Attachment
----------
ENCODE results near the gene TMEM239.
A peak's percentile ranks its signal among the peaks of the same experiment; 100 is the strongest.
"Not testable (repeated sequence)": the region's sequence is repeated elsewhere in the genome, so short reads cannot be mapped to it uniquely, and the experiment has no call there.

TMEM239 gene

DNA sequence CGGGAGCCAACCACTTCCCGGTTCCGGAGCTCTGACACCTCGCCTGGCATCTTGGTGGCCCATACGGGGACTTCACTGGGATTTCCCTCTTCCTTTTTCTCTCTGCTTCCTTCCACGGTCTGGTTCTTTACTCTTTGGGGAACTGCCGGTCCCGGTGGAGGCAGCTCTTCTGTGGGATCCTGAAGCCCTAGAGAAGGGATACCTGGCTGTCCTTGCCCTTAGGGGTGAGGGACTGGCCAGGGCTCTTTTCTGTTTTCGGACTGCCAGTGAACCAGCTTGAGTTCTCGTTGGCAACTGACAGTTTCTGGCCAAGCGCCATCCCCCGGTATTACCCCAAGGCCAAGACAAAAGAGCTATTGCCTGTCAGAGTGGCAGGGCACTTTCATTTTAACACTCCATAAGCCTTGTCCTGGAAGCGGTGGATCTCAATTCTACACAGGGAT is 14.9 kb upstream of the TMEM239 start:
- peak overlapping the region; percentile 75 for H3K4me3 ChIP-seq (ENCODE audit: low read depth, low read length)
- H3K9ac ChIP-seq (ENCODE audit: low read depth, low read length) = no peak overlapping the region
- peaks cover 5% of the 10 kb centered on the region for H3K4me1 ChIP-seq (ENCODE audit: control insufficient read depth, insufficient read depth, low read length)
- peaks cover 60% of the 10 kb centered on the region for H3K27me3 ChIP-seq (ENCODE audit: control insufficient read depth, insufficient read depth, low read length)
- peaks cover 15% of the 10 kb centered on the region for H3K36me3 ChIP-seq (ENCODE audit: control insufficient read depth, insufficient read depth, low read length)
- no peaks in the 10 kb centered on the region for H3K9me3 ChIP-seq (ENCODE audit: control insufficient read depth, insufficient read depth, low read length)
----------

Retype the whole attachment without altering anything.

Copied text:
ENCODE results near the gene TMEM239.
A peak's percentile ranks its signal among the peaks of the same experiment; 100 is the strongest.
"Not testable (repeated sequence)": the region's sequence is repeated elsewhere in the genome, so short reads cannot be mapped to it uniquely, and the experiment has no call there.

TMEM239 gene

DNA sequence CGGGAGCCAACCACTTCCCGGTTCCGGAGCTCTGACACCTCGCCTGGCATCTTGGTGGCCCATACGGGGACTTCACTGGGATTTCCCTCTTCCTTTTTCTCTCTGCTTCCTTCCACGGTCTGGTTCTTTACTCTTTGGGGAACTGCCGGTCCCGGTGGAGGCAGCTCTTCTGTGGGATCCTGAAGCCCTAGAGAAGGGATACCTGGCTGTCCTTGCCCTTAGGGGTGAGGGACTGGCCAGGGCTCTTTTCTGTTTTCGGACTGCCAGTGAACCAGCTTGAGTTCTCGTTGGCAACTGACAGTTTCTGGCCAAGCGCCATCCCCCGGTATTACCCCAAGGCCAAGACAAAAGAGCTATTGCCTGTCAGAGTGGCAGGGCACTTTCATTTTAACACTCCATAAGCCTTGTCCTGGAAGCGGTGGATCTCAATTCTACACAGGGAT is 14.9 kb upstream of the TMEM239 start:
- peak overlapping the region; percentile 75 for H3K4me3 ChIP-seq (ENCODE audit: low read depth, low read length)
- H3K9ac ChIP-seq (ENCODE audit: low read depth, low read length) = no peak overlapping the region
- peaks cover 5% of the 10 kb centered on the region for H3K4me1 ChIP-seq (ENCODE audit: control insufficient read depth, insufficient read depth, low read length)
- peaks cover 60% of the 10 kb centered on the region for H3K27me3 ChIP-seq (ENCODE audit: control insufficient read depth, insufficient read depth, low read length)
- peaks cover 15% of the 10 kb centered on the region for H3K36me3 ChIP-seq (ENCODE audit: control insufficient read depth, insufficient read depth, low read length)
- no peaks in the 10 kb centered on the region for H3K9me3 ChIP-seq (ENCODE audit: control insufficient read depth, insufficient read depth, low read length)